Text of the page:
BACKGROUND: Mounting evidence highlighting the benefits of hemostatic resuscitation has led to a renewed interest in whole blood (WB) and reconstituted WB (RWB). However, few data exist to characterize the clotting profiles of these variants. This study characterizes banked WB variants and RWB in standard 1:1:1 and 2:1:1 transfusion ratios of packed red blood cells, fresh frozen plasma, and platelets (PLTs). We hypothesized that the global hemostatic profile of 1:1:1 RWB is superior to 2:1:1 RWB and that PLT-modified WB (MWB) is superior to 1:1:1 RWB.
METHODS: Twenty-three units of packed red blood cells, fresh frozen plasma, and PLTs were obtained from the regional blood collection center and mixed to create 23 1:1:1 and 23 2:1:1 RWB units. Freshly donated WB units were obtained and used to create 11 of each nonmodified WB (NMWB) (room temperature and cooled) and MWB (room temperature and cooled) variants. International normalized ratio (INR)/partial thromboplastin time (PTT), complete blood cell count, functional studies, and an extensive panel of procoagulant and anticoagulant factor assays were performed on all products.
RESULTS: The 1:1:1 RWB had significantly lower INR and PTT (1.31 vs. 1.55, p = 0.0029; 42 seconds vs. 50 seconds, p = 0.0008) and higher activity of factors II, V, VII, VIII, IX, and X; antithrombin III, as well as protein C and higher fibrinogen levels than did 2:1:1 RWB (factor IX, 86% vs. 70%, p = 0.0313; fibrinogen, 242 mg/dL vs. 202 mg/dL, p = 0.0385). There were no differences in INR/PTT or factor activity between MWB and NMWB. However, MWB had greater maximum clot firmness (MCF) by rotational thromboelastometry tissue factor–activated extrinsic clotting cascade measures than did NMWB (MCF, 61 mm vs. 50 mm, p = 0.0031). MWB also had greater MCF by rotational thromboelastometry tissue factor–activated extrinsic clotting cascade measures than did 1:1:1 RWB (MCF, 61 mm vs. 45 mm, p = 0.0005).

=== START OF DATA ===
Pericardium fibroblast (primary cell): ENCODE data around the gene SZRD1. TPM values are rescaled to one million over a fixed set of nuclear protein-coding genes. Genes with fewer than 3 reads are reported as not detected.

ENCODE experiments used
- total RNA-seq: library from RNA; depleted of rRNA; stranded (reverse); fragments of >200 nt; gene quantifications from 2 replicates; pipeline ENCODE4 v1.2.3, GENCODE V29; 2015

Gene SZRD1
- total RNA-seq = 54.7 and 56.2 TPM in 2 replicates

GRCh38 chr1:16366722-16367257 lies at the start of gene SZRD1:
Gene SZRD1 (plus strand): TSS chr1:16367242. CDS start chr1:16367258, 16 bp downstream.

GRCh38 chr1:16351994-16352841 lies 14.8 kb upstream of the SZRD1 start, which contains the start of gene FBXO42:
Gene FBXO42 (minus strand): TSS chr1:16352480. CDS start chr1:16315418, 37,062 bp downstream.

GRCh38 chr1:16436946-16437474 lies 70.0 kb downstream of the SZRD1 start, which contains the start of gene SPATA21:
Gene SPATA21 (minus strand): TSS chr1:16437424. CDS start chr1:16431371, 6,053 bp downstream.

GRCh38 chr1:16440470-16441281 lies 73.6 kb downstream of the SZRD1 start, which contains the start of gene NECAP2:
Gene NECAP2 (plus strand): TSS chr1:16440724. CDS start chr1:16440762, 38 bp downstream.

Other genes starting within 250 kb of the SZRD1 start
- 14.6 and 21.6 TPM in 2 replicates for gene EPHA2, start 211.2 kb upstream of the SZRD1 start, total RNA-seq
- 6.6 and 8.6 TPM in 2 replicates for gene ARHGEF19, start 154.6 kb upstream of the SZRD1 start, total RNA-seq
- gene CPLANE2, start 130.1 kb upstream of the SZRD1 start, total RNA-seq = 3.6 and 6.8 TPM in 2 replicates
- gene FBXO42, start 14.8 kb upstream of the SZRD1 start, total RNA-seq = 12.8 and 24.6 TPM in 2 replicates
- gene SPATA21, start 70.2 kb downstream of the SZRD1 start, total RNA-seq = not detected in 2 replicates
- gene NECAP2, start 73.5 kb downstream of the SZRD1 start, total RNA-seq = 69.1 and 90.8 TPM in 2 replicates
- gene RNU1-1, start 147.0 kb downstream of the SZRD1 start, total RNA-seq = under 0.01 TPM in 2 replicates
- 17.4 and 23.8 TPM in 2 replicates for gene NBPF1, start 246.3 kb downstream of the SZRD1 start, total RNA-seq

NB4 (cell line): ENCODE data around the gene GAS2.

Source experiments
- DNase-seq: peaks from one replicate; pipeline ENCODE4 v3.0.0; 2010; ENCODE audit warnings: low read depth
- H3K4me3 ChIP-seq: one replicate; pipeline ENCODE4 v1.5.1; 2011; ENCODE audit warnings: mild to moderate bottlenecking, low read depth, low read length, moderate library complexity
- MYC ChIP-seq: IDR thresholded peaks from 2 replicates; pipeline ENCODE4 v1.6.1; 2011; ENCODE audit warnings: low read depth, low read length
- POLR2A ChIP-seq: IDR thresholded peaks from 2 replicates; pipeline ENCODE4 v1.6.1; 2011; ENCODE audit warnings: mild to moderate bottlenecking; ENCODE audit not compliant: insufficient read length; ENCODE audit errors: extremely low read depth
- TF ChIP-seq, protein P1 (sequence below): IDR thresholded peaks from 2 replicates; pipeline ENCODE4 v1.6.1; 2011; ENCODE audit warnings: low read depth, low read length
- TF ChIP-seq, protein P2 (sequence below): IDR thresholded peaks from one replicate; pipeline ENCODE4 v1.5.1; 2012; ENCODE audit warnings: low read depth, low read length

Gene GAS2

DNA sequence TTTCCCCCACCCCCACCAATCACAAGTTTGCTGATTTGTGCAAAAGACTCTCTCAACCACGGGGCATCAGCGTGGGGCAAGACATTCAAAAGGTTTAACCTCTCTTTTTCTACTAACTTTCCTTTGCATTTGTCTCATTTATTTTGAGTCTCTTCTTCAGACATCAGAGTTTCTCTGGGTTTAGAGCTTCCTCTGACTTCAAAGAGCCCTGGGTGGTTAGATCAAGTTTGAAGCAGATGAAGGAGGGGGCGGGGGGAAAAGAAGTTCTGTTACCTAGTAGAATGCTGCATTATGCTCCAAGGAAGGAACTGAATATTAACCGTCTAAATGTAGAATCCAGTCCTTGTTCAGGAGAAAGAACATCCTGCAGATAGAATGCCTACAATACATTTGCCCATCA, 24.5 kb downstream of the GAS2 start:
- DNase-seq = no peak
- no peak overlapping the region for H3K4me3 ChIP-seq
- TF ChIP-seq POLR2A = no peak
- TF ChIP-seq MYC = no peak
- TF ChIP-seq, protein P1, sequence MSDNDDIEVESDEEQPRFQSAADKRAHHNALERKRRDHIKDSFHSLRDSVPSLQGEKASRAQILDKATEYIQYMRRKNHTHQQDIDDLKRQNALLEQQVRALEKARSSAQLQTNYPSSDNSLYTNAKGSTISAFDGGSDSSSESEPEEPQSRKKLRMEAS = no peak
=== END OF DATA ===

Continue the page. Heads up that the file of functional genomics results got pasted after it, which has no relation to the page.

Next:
CONCLUSION: Although 1:1:1 RWB had a superior clotting profile relative to 2:1:1 RWB, MWB exhibited even better global hemostasis than did 1:1:1 RWB. Characterization of factor-level and functional clotting differences between WB variants is imperative for understanding the clinical benefits of hemostatic resuscitation.
From the Department of Surgery (L.Z.K., B.M.H., C.K.C., R.A.C., R.F.V., B.J.R., M.F.N., M.J.C.), San Francisco General Hospital and the University of California, San Francisco; Department of Laboratory Medicine (Y.D., S.P., M.P.B., S.P.), University of California, San Francisco; and Blood Systems Research Institute (Y.D., S.P., M.P.B., S.P.), San Francisco, California.
Submitted: January 14, 2014, Revised: April 22, 2014, Accepted: April 28, 2014, Published online: July 21, 2014.
This study, winner of the Earl Young Competition, was presented at the 44th Annual Meeting of the Western Trauma Association, March 2–7 2014, in Steamboat Springs, Colorado.
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Address for reprints: Lucy Z. Kornblith, MD, Department of Surgery, Ward 3A, San Francisco General Hospital, 1001 Potrero Ave, Room 3C-38, San Francisco, CA 94110; email: email@example.com.